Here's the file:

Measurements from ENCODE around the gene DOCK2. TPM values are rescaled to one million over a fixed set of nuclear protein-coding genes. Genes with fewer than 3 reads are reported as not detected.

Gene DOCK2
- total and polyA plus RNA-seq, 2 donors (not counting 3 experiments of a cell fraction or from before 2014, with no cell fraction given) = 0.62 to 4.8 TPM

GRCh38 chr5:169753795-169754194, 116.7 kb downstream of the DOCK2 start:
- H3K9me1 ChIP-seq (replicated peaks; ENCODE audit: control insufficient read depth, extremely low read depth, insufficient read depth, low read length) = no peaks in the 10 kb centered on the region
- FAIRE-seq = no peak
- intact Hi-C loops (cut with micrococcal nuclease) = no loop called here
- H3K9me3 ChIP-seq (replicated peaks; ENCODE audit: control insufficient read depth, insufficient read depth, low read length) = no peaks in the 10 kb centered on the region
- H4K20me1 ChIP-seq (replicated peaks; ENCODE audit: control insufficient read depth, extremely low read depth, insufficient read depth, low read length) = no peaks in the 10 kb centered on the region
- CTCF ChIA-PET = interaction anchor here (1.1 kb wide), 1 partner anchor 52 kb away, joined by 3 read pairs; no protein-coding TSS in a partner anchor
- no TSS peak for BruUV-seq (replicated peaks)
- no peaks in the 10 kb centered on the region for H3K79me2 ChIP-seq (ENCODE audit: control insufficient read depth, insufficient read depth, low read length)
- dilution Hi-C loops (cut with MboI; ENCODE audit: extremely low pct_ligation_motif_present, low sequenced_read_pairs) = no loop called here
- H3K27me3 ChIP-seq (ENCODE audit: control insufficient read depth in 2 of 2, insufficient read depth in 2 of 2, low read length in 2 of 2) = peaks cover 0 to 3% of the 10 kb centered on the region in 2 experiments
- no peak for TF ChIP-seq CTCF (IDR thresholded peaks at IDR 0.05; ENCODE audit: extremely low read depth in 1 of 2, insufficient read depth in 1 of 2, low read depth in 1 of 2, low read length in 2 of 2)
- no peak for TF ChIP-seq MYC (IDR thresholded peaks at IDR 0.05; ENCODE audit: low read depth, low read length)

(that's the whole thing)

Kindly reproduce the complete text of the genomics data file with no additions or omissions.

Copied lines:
Measurements from ENCODE around the gene DOCK2. TPM values are rescaled to one million over a fixed set of nuclear protein-coding genes. Genes with fewer than 3 reads are reported as not detected.

Gene DOCK2
- total and polyA plus RNA-seq, 2 donors (not counting 3 experiments of a cell fraction or from before 2014, with no cell fraction given) = 0.62 to 4.8 TPM

GRCh38 chr5:169753795-169754194, 116.7 kb downstream of the DOCK2 start:
- H3K9me1 ChIP-seq (replicated peaks; ENCODE audit: control insufficient read depth, extremely low read depth, insufficient read depth, low read length) = no peaks in the 10 kb centered on the region
- FAIRE-seq = no peak
- intact Hi-C loops (cut with micrococcal nuclease) = no loop called here
- H3K9me3 ChIP-seq (replicated peaks; ENCODE audit: control insufficient read depth, insufficient read depth, low read length) = no peaks in the 10 kb centered on the region
- H4K20me1 ChIP-seq (replicated peaks; ENCODE audit: control insufficient read depth, extremely low read depth, insufficient read depth, low read length) = no peaks in the 10 kb centered on the region
- CTCF ChIA-PET = interaction anchor here (1.1 kb wide), 1 partner anchor 52 kb away, joined by 3 read pairs; no protein-coding TSS in a partner anchor
- no TSS peak for BruUV-seq (replicated peaks)
- no peaks in the 10 kb centered on the region for H3K79me2 ChIP-seq (ENCODE audit: control insufficient read depth, insufficient read depth, low read length)
- dilution Hi-C loops (cut with MboI; ENCODE audit: extremely low pct_ligation_motif_present, low sequenced_read_pairs) = no loop called here
- H3K27me3 ChIP-seq (ENCODE audit: control insufficient read depth in 2 of 2, insufficient read depth in 2 of 2, low read length in 2 of 2) = peaks cover 0 to 3% of the 10 kb centered on the region in 2 experiments
- no peak for TF ChIP-seq CTCF (IDR thresholded peaks at IDR 0.05; ENCODE audit: extremely low read depth in 1 of 2, insufficient read depth in 1 of 2, low read depth in 1 of 2, low read length in 2 of 2)
- no peak for TF ChIP-seq MYC (IDR thresholded peaks at IDR 0.05; ENCODE audit: low read depth, low read length)